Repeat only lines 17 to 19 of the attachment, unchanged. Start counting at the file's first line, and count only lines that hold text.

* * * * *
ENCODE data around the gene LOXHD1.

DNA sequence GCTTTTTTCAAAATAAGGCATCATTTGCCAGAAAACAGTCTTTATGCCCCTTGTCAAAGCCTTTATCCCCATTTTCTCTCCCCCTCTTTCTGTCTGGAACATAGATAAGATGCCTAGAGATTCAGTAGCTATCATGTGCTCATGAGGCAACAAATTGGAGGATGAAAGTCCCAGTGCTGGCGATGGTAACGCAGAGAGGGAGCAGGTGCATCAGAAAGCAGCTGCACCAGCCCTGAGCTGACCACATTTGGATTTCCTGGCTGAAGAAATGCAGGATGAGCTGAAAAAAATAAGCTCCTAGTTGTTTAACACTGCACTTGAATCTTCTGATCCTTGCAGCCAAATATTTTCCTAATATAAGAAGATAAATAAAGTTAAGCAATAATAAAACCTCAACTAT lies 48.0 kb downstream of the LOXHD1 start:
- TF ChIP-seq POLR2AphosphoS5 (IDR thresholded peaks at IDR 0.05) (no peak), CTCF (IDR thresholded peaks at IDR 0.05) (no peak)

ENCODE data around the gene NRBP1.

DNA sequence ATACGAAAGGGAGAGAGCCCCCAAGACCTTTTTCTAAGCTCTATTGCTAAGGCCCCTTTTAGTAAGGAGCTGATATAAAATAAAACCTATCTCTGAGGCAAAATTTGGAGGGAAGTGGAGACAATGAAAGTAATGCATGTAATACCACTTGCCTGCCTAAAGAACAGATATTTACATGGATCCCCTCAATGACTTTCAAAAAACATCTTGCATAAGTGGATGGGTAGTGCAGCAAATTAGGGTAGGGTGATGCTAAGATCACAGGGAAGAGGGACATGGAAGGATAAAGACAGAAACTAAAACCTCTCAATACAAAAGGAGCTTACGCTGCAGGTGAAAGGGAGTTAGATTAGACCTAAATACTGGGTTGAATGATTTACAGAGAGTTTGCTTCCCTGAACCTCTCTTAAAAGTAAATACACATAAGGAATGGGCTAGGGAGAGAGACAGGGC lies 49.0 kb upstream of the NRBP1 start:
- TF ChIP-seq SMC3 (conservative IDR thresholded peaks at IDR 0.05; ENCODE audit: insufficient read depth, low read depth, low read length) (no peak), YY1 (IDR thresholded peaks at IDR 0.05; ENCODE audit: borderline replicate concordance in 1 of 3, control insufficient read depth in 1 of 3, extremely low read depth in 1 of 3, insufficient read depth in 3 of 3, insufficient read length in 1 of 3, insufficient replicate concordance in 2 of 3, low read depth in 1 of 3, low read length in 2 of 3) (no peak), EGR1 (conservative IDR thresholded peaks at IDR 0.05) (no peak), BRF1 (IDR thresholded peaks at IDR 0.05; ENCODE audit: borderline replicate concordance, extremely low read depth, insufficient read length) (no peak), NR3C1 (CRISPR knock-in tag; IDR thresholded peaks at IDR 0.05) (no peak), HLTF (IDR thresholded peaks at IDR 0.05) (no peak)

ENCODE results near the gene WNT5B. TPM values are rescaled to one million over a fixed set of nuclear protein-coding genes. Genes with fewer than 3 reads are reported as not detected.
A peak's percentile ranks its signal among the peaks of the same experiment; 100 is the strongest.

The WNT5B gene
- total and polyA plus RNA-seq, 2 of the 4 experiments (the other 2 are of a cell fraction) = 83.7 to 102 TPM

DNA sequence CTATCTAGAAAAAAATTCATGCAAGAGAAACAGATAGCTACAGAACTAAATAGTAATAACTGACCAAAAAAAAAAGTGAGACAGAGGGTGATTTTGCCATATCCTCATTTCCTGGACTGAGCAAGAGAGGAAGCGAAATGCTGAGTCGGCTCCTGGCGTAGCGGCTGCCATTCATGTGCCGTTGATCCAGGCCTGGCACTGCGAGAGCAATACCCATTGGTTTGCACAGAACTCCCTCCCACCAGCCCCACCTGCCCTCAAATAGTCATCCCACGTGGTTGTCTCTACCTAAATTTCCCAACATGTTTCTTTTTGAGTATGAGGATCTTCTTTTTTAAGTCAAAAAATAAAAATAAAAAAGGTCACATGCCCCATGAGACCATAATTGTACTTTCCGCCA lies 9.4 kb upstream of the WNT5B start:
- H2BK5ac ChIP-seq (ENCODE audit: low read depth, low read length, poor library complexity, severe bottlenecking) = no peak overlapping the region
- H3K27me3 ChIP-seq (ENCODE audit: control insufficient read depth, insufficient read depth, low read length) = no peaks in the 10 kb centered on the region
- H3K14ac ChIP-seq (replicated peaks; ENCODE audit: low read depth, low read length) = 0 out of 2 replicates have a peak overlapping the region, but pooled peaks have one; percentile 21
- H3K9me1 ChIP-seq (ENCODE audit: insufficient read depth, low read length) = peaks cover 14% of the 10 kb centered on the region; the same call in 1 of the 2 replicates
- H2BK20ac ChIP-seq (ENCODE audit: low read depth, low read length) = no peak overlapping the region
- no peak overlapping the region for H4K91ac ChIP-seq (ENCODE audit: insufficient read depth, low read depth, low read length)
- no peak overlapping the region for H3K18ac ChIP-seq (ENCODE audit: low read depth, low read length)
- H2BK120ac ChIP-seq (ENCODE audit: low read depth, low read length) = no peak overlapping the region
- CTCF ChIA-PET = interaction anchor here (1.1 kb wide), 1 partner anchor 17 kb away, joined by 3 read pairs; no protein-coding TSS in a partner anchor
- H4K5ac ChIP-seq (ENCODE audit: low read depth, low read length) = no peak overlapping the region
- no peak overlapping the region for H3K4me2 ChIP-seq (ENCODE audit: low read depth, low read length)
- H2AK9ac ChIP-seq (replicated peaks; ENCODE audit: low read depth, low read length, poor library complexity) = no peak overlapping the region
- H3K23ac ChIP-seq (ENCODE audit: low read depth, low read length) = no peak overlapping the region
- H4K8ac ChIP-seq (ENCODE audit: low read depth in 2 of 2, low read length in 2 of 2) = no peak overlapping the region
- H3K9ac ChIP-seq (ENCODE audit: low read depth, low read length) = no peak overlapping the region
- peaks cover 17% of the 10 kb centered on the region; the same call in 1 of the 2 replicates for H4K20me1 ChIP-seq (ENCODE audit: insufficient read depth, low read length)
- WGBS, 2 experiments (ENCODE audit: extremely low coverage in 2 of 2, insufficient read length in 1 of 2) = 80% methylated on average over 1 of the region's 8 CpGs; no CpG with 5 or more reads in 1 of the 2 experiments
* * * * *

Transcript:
- no peak overlapping the region for H4K91ac ChIP-seq (ENCODE audit: insufficient read depth, low read depth, low read length)
- no peak overlapping the region for H3K18ac ChIP-seq (ENCODE audit: low read depth, low read length)
- H2BK120ac ChIP-seq (ENCODE audit: low read depth, low read length) = no peak overlapping the region